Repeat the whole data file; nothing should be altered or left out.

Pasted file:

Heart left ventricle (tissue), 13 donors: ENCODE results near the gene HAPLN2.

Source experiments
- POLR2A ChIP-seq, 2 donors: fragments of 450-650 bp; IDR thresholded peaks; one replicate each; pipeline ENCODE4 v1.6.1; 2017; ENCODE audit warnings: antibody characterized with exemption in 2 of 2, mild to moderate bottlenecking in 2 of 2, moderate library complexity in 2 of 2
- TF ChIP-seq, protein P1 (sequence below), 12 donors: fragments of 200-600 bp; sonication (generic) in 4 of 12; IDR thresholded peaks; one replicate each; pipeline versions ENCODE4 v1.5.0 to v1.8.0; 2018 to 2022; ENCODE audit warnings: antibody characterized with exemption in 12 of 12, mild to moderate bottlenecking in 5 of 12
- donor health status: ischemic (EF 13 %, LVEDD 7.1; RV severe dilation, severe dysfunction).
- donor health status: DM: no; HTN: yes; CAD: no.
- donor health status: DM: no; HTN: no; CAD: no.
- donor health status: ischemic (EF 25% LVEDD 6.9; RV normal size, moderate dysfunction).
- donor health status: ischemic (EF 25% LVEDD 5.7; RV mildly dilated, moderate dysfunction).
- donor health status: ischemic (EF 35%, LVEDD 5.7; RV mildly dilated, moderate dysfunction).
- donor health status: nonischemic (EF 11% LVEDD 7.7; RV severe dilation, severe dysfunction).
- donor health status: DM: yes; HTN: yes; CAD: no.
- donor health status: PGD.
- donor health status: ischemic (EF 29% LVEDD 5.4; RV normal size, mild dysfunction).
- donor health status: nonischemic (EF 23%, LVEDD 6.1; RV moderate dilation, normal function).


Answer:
Heart left ventricle (tissue), 13 donors: ENCODE results near the gene HAPLN2.

Source experiments
- POLR2A ChIP-seq, 2 donors: fragments of 450-650 bp; IDR thresholded peaks; one replicate each; pipeline ENCODE4 v1.6.1; 2017; ENCODE audit warnings: antibody characterized with exemption in 2 of 2, mild to moderate bottlenecking in 2 of 2, moderate library complexity in 2 of 2
- TF ChIP-seq, protein P1 (sequence below), 12 donors: fragments of 200-600 bp; sonication (generic) in 4 of 12; IDR thresholded peaks; one replicate each; pipeline versions ENCODE4 v1.5.0 to v1.8.0; 2018 to 2022; ENCODE audit warnings: antibody characterized with exemption in 12 of 12, mild to moderate bottlenecking in 5 of 12
- donor health status: ischemic (EF 13 %, LVEDD 7.1; RV severe dilation, severe dysfunction).
- donor health status: DM: no; HTN: yes; CAD: no.
- donor health status: DM: no; HTN: no; CAD: no.
- donor health status: ischemic (EF 25% LVEDD 6.9; RV normal size, moderate dysfunction).
- donor health status: ischemic (EF 25% LVEDD 5.7; RV mildly dilated, moderate dysfunction).
- donor health status: ischemic (EF 35%, LVEDD 5.7; RV mildly dilated, moderate dysfunction).
- donor health status: nonischemic (EF 11% LVEDD 7.7; RV severe dilation, severe dysfunction).
- donor health status: DM: yes; HTN: yes; CAD: no.
- donor health status: PGD.
- donor health status: ischemic (EF 29% LVEDD 5.4; RV normal size, mild dysfunction).
- donor health status: nonischemic (EF 23%, LVEDD 6.1; RV moderate dilation, normal function).